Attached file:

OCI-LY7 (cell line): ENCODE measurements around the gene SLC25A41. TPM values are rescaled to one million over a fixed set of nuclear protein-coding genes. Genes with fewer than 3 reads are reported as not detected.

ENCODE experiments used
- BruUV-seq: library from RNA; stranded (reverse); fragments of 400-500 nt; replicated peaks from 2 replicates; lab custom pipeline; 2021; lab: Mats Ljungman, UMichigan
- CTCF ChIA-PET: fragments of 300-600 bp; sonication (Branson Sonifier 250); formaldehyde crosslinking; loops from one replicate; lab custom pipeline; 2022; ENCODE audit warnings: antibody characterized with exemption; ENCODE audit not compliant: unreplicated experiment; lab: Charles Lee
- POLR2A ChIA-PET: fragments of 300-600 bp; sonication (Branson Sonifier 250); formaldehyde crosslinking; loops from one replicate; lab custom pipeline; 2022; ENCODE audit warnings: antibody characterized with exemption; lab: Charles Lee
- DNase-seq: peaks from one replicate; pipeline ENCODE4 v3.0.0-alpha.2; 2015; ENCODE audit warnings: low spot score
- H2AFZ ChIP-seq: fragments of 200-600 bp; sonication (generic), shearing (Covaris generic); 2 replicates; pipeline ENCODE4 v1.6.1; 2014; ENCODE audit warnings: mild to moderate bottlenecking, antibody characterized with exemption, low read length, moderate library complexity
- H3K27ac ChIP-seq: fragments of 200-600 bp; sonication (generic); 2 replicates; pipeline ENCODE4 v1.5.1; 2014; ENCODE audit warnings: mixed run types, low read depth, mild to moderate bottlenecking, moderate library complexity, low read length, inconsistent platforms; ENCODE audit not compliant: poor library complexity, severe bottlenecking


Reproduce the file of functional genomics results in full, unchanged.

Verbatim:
OCI-LY7 (cell line): ENCODE measurements around the gene SLC25A41. TPM values are rescaled to one million over a fixed set of nuclear protein-coding genes. Genes with fewer than 3 reads are reported as not detected.

ENCODE experiments used
- BruUV-seq: library from RNA; stranded (reverse); fragments of 400-500 nt; replicated peaks from 2 replicates; lab custom pipeline; 2021; lab: Mats Ljungman, UMichigan
- CTCF ChIA-PET: fragments of 300-600 bp; sonication (Branson Sonifier 250); formaldehyde crosslinking; loops from one replicate; lab custom pipeline; 2022; ENCODE audit warnings: antibody characterized with exemption; ENCODE audit not compliant: unreplicated experiment; lab: Charles Lee
- POLR2A ChIA-PET: fragments of 300-600 bp; sonication (Branson Sonifier 250); formaldehyde crosslinking; loops from one replicate; lab custom pipeline; 2022; ENCODE audit warnings: antibody characterized with exemption; lab: Charles Lee
- DNase-seq: peaks from one replicate; pipeline ENCODE4 v3.0.0-alpha.2; 2015; ENCODE audit warnings: low spot score
- H2AFZ ChIP-seq: fragments of 200-600 bp; sonication (generic), shearing (Covaris generic); 2 replicates; pipeline ENCODE4 v1.6.1; 2014; ENCODE audit warnings: mild to moderate bottlenecking, antibody characterized with exemption, low read length, moderate library complexity
- H3K27ac ChIP-seq: fragments of 200-600 bp; sonication (generic); 2 replicates; pipeline ENCODE4 v1.5.1; 2014; ENCODE audit warnings: mixed run types, low read depth, mild to moderate bottlenecking, moderate library complexity, low read length, inconsistent platforms; ENCODE audit not compliant: poor library complexity, severe bottlenecking